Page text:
The Enigma of Football Chants: From Humor to Inspiration
Football chants can be the funniest, catchiest songs you’ll ever hear. They can lodge themselves in your brain and have you moving more than most pop songs. Granted, some take inspiration from chart hits – Luis Suárez just couldn’t get enough – or maybe children’s songs – Fernando Torres’ goals often went in two by two – and sometimes classical music is the source of inspiration. They can come from anywhere, and often nobody can say for certain how they came to be.
Fine Line: Celebratory vs Derogatory Chants
They’re not all great, though. As a general rule, if a set of fans are signing about their team or one of their players, the chant is probably good, but if it’s one aimed at the opposition then it won’t be. Leaving aside the miserable horror of tragedy chanting, one of the worst examples of ‘banter’ (*shudder*) currently follows Darwin Núñez up and down the country.
“Shit Andy Carroll, you’re just a shit Andy Carroll… shit Andy Carroll,” sung to the tune of The Sandpipers’ 1966 song Guantanamera, as you don’t need telling, obviously.
It’s a laughably poor chant on every level. For starters, it would be remarkable if Núñez had much of a clue as to who Carroll is. His last appearance for the Reds occurred a couple of months after Darwin’s 13th birthday and his career only went downhill from there. “Haha, you’re a worse version of this player you’ve never even heard of, mate.” Please.
Núñez vs Carroll: Statistical Comparison
The other problem is that while the intent is obviously sarcastic, Carroll would dream of being so good that Núñez performed like a shit version of the not-so-divine ponytail. The former Newcastle man made 15 goal contributions in his 58 appearance Liverpool career (per LFC History); Darwin has that many in his last 25 games (in which he’s played the equivalent of just under 17 full matches).
The Uruguayan’s second goal at Bournemouth on Sunday took him to a total of 10 for the season. Núñez is also the Reds’ top assist provider in 2023/24, and has become the first player at any Premier League club to hit double figures for goals both scored and set up this season.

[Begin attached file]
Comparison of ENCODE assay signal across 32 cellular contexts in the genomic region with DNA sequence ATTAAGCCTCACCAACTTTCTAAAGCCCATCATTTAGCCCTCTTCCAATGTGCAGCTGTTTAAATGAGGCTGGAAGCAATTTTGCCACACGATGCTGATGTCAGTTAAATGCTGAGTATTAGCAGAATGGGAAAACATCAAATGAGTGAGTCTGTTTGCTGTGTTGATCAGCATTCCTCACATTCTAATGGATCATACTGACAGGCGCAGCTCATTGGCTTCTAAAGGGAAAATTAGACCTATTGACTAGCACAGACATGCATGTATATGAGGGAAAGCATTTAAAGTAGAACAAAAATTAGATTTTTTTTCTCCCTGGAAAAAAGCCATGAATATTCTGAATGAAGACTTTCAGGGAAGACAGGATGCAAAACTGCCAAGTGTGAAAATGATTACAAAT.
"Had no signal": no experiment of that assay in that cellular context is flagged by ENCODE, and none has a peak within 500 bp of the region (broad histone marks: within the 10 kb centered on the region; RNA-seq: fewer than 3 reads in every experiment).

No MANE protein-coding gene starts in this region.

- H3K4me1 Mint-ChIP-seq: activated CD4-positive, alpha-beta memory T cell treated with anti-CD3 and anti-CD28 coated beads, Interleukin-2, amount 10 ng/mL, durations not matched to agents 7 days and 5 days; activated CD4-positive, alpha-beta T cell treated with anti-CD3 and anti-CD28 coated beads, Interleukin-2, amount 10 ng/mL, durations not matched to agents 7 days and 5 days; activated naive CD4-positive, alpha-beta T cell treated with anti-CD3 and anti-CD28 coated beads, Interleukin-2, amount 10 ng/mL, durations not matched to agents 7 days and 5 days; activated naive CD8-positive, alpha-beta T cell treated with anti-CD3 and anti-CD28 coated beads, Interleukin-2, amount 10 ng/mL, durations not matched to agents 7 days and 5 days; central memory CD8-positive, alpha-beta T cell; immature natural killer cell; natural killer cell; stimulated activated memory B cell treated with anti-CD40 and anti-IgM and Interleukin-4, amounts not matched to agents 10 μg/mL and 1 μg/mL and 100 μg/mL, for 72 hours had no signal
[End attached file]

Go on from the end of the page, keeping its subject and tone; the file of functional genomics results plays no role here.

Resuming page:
That’s no mean feat and should not be underestimated. There’s sadly no easy way to check for all competitions, but there have only been 68 instances of a player getting at least 10 in both the goals and assists columns in the 31 previous Premier League campaigns.
Darwin became only the 10th player to do so for Liverpool in that time frame and when cups are taken into consideration (again, hat tip to LFC History). Sadio Mané, Michael Owen and Luis Suárez are among the players who only did it once, while Roberto Firmino achieved the feat twice.
Assuming Mohamed Salah gets two more assists in 2023/24 then he will join Steven Gerrard at the top of the rankings having enjoyed six such seasons, with 2020/21 the only time he missed out. Strangely, Carroll’s name is missing from the list entirely.
Finishing Skills of Núñez: Detailed Analysis
One area in which it is fair to criticise Núñez is his finishing, particularly with Opta-defined big chances (which are opportunities where it’s reasonable to expect the attacker to score). Every other senior forward at the club since 2018/19 has a conversion rate for these golden opportunities somewhere in the 40s, from Diogo Jota at 41 per cent, through Cody Gakpo (43), Luis Díaz (44), Firmino, Mané (both 45) and Salah (49). Darwin has turned just 26 per cent of his big chances into goals, and his figure was worse before converting two from two on Sunday.
But just as there’s always a tweet to prove the hypocrisy of idiots, there’s always a stat in football. Caroll had 16 big chances in his one full season at Liverpool (2011/12), putting just three of them away to record a conversion rate of 19 per cent. That’s – very surprisingly – an identical record to Ollie Watkins in 2023/24, but there have only been six instances in the last 13 Premier League seasons of a player having at least as many big chances and converting a lower proportion of them when penalties are excluded.
Darwin has been thwarted by the barest of all margins on a regular basis. He has struck the woodwork six times in all competitions from big chances alone, never mind his lesser value shots which have hit the frame of the goal. Analytics legend Mark Taylor recently noted this on X:
A glance at Darwin’s shot map for the league this season highlights the point too. Look at where six of the seven goals are: in the corners. If you’re aiming a shot there, the occasional woodwork clunk is par for the course.
Look too at the xG data on FotMob. It shows that there are nine players who have amassed at least eight expected goals in the Premier League this season, but of those that have only two have added more than 0.2 value with their finishing, as per the xG on Target model. Erling Haaland hasn’t (-1.3), but Darwin Núñez has (+2.6).
Financial Considerations: Núñez vs Carroll
The final cherry on the cake is a financial one. Per Paul Tomkins and Graeme Riley’s Transfer Price Index, the Reds spent just under £149m in 2023/24 money on Carroll in 2011. Darwin might prove to be Liverpool’s record signing, but with inflation applied he doesn’t come close to the cost of a previous incumbent of the number nine shirt.
The comparison is non-sensical and Kopites have always known it. With Nunez’ two goals at Bournemouth, it’s time for rival fans to see sense and consign a dull chant to history.